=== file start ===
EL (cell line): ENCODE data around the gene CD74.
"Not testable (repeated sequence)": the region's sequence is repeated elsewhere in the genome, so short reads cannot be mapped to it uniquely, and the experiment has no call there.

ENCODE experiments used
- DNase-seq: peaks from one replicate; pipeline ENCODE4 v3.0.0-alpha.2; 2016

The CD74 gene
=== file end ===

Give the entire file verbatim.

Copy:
EL (cell line): ENCODE data around the gene CD74.
"Not testable (repeated sequence)": the region's sequence is repeated elsewhere in the genome, so short reads cannot be mapped to it uniquely, and the experiment has no call there.

ENCODE experiments used
- DNase-seq: peaks from one replicate; pipeline ENCODE4 v3.0.0-alpha.2; 2016

The CD74 gene